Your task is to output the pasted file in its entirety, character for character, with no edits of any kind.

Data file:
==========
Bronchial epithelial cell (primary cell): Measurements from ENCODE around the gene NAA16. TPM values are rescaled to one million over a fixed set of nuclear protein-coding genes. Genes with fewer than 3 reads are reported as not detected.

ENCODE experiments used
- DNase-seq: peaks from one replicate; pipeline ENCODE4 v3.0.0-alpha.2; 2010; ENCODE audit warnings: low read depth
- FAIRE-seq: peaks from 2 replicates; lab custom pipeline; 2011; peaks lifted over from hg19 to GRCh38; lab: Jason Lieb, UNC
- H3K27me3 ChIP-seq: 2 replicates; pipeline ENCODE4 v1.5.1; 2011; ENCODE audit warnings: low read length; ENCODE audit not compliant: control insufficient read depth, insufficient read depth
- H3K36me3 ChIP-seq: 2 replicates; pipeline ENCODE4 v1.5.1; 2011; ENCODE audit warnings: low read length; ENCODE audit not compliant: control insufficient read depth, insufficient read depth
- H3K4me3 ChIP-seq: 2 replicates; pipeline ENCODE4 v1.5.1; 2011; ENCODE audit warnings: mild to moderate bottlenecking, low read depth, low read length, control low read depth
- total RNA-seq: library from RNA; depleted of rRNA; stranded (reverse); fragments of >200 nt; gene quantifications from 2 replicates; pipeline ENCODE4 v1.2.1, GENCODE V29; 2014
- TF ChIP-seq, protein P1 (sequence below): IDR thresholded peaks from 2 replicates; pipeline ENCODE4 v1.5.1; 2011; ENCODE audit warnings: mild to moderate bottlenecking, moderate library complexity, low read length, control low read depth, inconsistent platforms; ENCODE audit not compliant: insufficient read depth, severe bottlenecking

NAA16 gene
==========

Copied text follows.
Bronchial epithelial cell (primary cell): Measurements from ENCODE around the gene NAA16. TPM values are rescaled to one million over a fixed set of nuclear protein-coding genes. Genes with fewer than 3 reads are reported as not detected.

ENCODE experiments used
- DNase-seq: peaks from one replicate; pipeline ENCODE4 v3.0.0-alpha.2; 2010; ENCODE audit warnings: low read depth
- FAIRE-seq: peaks from 2 replicates; lab custom pipeline; 2011; peaks lifted over from hg19 to GRCh38; lab: Jason Lieb, UNC
- H3K27me3 ChIP-seq: 2 replicates; pipeline ENCODE4 v1.5.1; 2011; ENCODE audit warnings: low read length; ENCODE audit not compliant: control insufficient read depth, insufficient read depth
- H3K36me3 ChIP-seq: 2 replicates; pipeline ENCODE4 v1.5.1; 2011; ENCODE audit warnings: low read length; ENCODE audit not compliant: control insufficient read depth, insufficient read depth
- H3K4me3 ChIP-seq: 2 replicates; pipeline ENCODE4 v1.5.1; 2011; ENCODE audit warnings: mild to moderate bottlenecking, low read depth, low read length, control low read depth
- total RNA-seq: library from RNA; depleted of rRNA; stranded (reverse); fragments of >200 nt; gene quantifications from 2 replicates; pipeline ENCODE4 v1.2.1, GENCODE V29; 2014
- TF ChIP-seq, protein P1 (sequence below): IDR thresholded peaks from 2 replicates; pipeline ENCODE4 v1.5.1; 2011; ENCODE audit warnings: mild to moderate bottlenecking, moderate library complexity, low read length, control low read depth, inconsistent platforms; ENCODE audit not compliant: insufficient read depth, severe bottlenecking

NAA16 gene